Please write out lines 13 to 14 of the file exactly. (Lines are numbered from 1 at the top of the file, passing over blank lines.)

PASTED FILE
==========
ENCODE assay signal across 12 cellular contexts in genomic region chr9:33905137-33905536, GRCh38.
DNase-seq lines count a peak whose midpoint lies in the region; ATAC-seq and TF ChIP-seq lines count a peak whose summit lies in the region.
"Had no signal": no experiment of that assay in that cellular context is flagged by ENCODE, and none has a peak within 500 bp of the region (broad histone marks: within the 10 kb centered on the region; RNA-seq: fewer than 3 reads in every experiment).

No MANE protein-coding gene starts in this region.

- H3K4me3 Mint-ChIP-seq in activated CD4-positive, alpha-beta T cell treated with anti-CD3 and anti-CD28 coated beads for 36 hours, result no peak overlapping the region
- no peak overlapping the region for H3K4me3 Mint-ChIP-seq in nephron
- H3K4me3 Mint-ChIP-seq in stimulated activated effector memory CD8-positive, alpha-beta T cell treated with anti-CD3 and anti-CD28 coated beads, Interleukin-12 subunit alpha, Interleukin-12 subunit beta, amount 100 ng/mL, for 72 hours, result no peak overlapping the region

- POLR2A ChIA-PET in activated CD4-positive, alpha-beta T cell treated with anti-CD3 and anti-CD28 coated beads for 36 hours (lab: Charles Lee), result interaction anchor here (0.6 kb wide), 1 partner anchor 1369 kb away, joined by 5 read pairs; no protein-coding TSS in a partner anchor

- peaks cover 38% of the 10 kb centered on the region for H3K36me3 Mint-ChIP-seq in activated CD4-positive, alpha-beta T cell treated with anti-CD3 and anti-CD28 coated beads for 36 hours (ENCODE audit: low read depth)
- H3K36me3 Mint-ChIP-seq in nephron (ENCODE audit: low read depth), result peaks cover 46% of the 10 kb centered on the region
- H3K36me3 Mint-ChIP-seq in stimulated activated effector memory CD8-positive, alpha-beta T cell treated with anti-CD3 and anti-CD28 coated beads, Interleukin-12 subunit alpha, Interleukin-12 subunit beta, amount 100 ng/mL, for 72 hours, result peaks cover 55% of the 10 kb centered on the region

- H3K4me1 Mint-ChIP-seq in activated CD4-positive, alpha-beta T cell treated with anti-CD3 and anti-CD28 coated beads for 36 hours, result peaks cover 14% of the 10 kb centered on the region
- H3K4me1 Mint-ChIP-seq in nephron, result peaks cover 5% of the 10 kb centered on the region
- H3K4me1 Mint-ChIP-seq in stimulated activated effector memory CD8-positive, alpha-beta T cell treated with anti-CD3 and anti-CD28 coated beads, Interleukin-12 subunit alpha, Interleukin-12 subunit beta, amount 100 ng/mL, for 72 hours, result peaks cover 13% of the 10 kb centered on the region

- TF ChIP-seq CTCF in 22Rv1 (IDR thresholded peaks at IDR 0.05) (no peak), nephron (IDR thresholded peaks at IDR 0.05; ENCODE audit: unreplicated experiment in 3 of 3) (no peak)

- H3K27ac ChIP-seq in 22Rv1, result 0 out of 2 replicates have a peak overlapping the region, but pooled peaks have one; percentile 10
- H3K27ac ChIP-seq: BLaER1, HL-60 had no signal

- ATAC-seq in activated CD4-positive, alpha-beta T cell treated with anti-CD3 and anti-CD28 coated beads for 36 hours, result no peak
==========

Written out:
- H3K4me1 Mint-ChIP-seq in nephron, result peaks cover 5% of the 10 kb centered on the region
- H3K4me1 Mint-ChIP-seq in stimulated activated effector memory CD8-positive, alpha-beta T cell treated with anti-CD3 and anti-CD28 coated beads, Interleukin-12 subunit alpha, Interleukin-12 subunit beta, amount 100 ng/mL, for 72 hours, result peaks cover 13% of the 10 kb centered on the region